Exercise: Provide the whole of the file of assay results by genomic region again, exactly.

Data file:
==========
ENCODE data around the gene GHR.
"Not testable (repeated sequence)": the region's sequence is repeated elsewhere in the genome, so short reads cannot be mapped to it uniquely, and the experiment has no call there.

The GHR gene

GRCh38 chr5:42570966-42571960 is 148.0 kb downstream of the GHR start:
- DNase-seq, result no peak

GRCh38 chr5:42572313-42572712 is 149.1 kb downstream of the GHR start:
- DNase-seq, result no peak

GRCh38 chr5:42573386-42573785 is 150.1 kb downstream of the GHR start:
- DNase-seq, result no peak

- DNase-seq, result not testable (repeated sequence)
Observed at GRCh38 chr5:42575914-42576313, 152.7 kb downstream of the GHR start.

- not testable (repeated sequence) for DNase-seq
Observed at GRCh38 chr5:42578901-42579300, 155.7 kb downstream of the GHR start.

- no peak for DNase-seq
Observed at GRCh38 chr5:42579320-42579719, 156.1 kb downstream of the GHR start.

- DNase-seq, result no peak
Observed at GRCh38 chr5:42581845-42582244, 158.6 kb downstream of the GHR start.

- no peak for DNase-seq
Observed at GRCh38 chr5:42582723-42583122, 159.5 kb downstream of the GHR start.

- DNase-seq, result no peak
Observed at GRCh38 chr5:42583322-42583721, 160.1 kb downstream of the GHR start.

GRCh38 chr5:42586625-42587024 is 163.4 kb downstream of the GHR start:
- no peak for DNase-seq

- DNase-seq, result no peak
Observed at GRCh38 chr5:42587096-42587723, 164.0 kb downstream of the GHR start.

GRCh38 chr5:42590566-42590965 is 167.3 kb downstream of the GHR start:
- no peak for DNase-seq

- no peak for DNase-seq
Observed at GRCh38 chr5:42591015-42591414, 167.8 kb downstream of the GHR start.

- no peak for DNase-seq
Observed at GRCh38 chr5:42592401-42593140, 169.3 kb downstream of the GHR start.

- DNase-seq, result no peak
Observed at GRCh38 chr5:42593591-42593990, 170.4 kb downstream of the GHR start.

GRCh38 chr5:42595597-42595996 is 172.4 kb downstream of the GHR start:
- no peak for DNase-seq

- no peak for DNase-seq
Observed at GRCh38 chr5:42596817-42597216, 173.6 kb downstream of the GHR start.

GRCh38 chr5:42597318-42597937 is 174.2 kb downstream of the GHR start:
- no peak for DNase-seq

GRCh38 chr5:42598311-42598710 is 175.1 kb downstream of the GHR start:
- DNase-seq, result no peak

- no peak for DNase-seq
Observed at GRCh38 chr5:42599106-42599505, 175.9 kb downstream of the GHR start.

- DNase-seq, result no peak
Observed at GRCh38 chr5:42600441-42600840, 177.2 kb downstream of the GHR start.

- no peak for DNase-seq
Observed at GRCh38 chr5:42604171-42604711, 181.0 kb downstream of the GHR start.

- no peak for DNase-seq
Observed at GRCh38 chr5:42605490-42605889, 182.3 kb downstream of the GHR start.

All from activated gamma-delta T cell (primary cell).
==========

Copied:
ENCODE data around the gene GHR.
"Not testable (repeated sequence)": the region's sequence is repeated elsewhere in the genome, so short reads cannot be mapped to it uniquely, and the experiment has no call there.

The GHR gene

GRCh38 chr5:42570966-42571960 is 148.0 kb downstream of the GHR start:
- DNase-seq, result no peak

GRCh38 chr5:42572313-42572712 is 149.1 kb downstream of the GHR start:
- DNase-seq, result no peak

GRCh38 chr5:42573386-42573785 is 150.1 kb downstream of the GHR start:
- DNase-seq, result no peak

- DNase-seq, result not testable (repeated sequence)
Observed at GRCh38 chr5:42575914-42576313, 152.7 kb downstream of the GHR start.

- not testable (repeated sequence) for DNase-seq
Observed at GRCh38 chr5:42578901-42579300, 155.7 kb downstream of the GHR start.

- no peak for DNase-seq
Observed at GRCh38 chr5:42579320-42579719, 156.1 kb downstream of the GHR start.

- DNase-seq, result no peak
Observed at GRCh38 chr5:42581845-42582244, 158.6 kb downstream of the GHR start.

- no peak for DNase-seq
Observed at GRCh38 chr5:42582723-42583122, 159.5 kb downstream of the GHR start.

- DNase-seq, result no peak
Observed at GRCh38 chr5:42583322-42583721, 160.1 kb downstream of the GHR start.

GRCh38 chr5:42586625-42587024 is 163.4 kb downstream of the GHR start:
- no peak for DNase-seq

- DNase-seq, result no peak
Observed at GRCh38 chr5:42587096-42587723, 164.0 kb downstream of the GHR start.

GRCh38 chr5:42590566-42590965 is 167.3 kb downstream of the GHR start:
- no peak for DNase-seq

- no peak for DNase-seq
Observed at GRCh38 chr5:42591015-42591414, 167.8 kb downstream of the GHR start.

- no peak for DNase-seq
Observed at GRCh38 chr5:42592401-42593140, 169.3 kb downstream of the GHR start.

- DNase-seq, result no peak
Observed at GRCh38 chr5:42593591-42593990, 170.4 kb downstream of the GHR start.

GRCh38 chr5:42595597-42595996 is 172.4 kb downstream of the GHR start:
- no peak for DNase-seq

- no peak for DNase-seq
Observed at GRCh38 chr5:42596817-42597216, 173.6 kb downstream of the GHR start.

GRCh38 chr5:42597318-42597937 is 174.2 kb downstream of the GHR start:
- no peak for DNase-seq

GRCh38 chr5:42598311-42598710 is 175.1 kb downstream of the GHR start:
- DNase-seq, result no peak

- no peak for DNase-seq
Observed at GRCh38 chr5:42599106-42599505, 175.9 kb downstream of the GHR start.

- DNase-seq, result no peak
Observed at GRCh38 chr5:42600441-42600840, 177.2 kb downstream of the GHR start.

- no peak for DNase-seq
Observed at GRCh38 chr5:42604171-42604711, 181.0 kb downstream of the GHR start.

- no peak for DNase-seq
Observed at GRCh38 chr5:42605490-42605889, 182.3 kb downstream of the GHR start.

All from activated gamma-delta T cell (primary cell).